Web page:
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Paradox (2017; aka Sha Po Lang 3), plenty of gritty crime thriller drama, not enough of Tony Jaa’s martial arts.

July 31, 2018

MY CALL: I miss the technical action soundness that Jaa brings to the table, and I missed it in this film, too. Not enough Tony Jaa—that’s criticism #1. But this film brought solid drama and crime thriller elements to an emotionally fueled journey and there was its strong suit. Not only that, but it was visually striking. Solid film. MOVIES LIKE Kill Zone 2: Well, this is a sequel… so Kill Zone (2005; aka SPL) and Kill Zone 2 (2015; aka SPL 2) along with the far more brutal The Raid: Redemption (2011).

Hong Kong cop Lee Chung Chi (Louis Koo; Flashpoint, Kill Zone 2) teams up with Thai detective Chui Kit (Yue Wu; Birth of the Dragon) after his daughter is kidnapped in Thailand for illegal organ trafficking.

Director Wilson Yip (Ip Man 1-4, Kill Zone) recruited some familiar SPL actors to new and different roles here in the SPL series. So, while this may be a sequel, there is no actual character continuity. And that’s a shame—as the action here simply does not measure up to SPL 2. Kill Zone 2 (2015; aka SPL 2) was so much more brutal, exciting and interesting than Kill Zone (2005; aka SPL) or Paradox. But this film has its merits. From cityscapes to waterfront views, this film is gorgeously shot! And speaking in terms of emotional character depth, it exceeds its predecessors.

Past SPL installments did well with the rage that fuels revenge and the anger that can seep into all aspects of one’s life. This third SPL film continues to capture this, while also including profound senses of protection, desperation and bargaining in our paternal protagonist (Chi). The flashbacks sew flesh over Chi’s vulnerability, guilt and humanity.

Both experienced action stars, Koo and Wu have their fair share of stunts. But in a world where I’ve seen SPL 2 and Tony Jaa’s marathoning maelstrom of maneuvers, this yields little impact beyond providing decent pacing to this action movie. However, this is more a gritty crime film than a martial arts film—for the first 40 minutes at least. But once Jaa (Tony Jaa; Ong-Bak, The Protector, Skin Trade, Kill Zone 2, Furious 7) is on the scene, things pick up and they pick up fast for as long as he holds the screen.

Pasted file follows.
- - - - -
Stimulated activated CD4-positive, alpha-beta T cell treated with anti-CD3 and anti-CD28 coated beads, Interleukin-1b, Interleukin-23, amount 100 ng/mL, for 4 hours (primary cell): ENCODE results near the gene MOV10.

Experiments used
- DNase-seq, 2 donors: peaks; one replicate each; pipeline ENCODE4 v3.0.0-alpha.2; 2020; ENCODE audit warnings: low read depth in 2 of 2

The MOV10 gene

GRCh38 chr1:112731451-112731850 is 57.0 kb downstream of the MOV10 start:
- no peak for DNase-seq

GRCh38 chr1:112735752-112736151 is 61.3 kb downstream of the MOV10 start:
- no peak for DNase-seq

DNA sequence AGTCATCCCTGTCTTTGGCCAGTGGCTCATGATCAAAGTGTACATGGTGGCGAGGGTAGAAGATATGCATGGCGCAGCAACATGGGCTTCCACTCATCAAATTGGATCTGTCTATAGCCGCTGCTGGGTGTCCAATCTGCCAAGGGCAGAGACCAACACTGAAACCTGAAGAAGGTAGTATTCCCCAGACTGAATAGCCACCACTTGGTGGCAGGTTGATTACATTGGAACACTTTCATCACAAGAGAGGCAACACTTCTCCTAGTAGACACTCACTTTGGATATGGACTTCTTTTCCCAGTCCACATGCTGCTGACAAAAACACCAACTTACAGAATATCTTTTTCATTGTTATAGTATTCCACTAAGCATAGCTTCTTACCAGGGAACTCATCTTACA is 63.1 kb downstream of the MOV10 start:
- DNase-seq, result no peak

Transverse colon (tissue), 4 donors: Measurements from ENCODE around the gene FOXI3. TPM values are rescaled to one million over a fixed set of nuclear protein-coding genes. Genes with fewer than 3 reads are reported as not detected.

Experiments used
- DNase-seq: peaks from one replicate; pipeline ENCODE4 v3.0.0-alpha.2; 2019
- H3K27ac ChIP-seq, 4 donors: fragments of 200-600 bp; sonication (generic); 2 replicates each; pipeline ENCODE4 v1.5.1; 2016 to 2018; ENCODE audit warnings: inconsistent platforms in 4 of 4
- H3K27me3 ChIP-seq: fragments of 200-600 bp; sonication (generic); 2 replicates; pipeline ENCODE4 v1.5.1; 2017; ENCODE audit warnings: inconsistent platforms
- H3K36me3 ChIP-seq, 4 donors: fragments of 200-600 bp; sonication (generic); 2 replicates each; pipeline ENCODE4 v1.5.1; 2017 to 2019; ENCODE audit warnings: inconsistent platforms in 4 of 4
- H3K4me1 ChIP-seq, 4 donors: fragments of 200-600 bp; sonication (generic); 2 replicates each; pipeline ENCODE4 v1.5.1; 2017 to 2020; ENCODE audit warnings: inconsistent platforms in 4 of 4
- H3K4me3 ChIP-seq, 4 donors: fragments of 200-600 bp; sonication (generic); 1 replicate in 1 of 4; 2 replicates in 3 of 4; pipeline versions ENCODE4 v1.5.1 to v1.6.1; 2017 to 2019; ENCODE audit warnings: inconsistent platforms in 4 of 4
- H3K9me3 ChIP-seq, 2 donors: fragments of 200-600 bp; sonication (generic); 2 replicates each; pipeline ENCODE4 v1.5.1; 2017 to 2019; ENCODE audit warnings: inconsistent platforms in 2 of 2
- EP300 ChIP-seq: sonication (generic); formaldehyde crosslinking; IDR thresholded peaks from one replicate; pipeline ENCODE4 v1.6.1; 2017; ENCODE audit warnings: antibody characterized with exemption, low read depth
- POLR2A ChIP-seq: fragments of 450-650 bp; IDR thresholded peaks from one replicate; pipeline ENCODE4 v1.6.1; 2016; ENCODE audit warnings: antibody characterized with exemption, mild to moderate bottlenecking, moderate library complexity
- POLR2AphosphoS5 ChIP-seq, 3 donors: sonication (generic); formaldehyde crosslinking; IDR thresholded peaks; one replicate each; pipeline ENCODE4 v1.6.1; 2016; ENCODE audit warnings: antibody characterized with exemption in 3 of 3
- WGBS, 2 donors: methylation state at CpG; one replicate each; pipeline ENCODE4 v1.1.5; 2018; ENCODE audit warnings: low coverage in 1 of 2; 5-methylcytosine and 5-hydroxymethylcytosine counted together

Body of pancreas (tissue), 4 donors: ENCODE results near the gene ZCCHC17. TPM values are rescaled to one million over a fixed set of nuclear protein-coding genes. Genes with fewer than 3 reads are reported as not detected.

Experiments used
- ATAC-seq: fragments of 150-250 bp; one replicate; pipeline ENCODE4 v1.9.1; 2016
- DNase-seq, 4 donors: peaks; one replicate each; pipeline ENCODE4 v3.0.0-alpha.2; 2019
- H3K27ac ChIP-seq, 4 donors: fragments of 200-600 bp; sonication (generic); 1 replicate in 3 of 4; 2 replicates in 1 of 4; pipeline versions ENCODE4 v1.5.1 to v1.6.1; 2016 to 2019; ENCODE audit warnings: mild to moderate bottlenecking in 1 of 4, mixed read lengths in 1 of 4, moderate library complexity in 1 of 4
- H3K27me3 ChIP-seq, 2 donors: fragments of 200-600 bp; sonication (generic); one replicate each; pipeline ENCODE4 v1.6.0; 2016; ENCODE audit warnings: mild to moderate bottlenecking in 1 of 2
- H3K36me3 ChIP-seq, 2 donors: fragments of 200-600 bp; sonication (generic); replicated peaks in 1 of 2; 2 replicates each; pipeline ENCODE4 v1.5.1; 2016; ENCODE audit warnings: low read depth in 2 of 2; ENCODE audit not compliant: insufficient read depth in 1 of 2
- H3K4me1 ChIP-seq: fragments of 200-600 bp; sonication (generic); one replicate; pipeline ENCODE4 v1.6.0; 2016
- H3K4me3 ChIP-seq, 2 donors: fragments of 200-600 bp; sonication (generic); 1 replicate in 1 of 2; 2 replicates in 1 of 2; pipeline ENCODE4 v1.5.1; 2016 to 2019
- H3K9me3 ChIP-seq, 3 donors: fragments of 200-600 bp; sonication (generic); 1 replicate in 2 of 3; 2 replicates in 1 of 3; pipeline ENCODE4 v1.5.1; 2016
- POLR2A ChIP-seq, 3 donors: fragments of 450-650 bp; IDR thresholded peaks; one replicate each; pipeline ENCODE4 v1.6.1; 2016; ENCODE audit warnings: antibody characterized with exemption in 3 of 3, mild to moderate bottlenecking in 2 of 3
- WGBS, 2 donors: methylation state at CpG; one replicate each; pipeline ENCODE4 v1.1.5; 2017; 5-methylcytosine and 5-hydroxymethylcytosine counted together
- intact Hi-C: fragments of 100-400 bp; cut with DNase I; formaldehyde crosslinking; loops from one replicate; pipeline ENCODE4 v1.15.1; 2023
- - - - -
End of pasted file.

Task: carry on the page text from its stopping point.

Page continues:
The action choreography remains gritty and largely realistic in the scope of human-capable Jackie Chan stunt standards. However, there is a steady (but only light to moderate) physics-defiant aspect of wirework and a light seasoning of nigh-supernatural Shaolin monk featdom. No one is doing Crouching Tiger Jedi jumps, but there are more than a few moments that are impossible—even if just by a little bit. Normally, in more realistic martial arts movies, this would bother me (a lot). But it’s uncommon and relies more on practical combat than unrealistic stunts to advance the spin-kicking dialogue (i.e., to decide a victor).

There are three major martial arts sequences. The early perp pursuit with Koo and Wu, the second perp pursuit which includes Jaa on the rooftop, and the meat warehouse finale.

My greatest criticism of this film is that Jaa was far underutilized. That, and the lack of SPL 2’s immense choreographical prowess, hold this sequel back significantly. As we move into the meat warehouse battle finale the scything cleaver blades of whirling dervishes certainly entertain. Koo and Wu’s characters blitz the bad guys, the fight gets brutal when meat hooks come into play, and there’s barely a millisecond to take a breath between swings, clangs and parries.

I may miss the level of technical action that Jaa can bring, but this piece of Asian action cinema brought solid drama and crime thriller elements to an emotionally fueled journey transforming from rescue to revenge as the plot advanced. And, as I mentioned before, this film is visually striking despite having few non-city scenes. Solid film.

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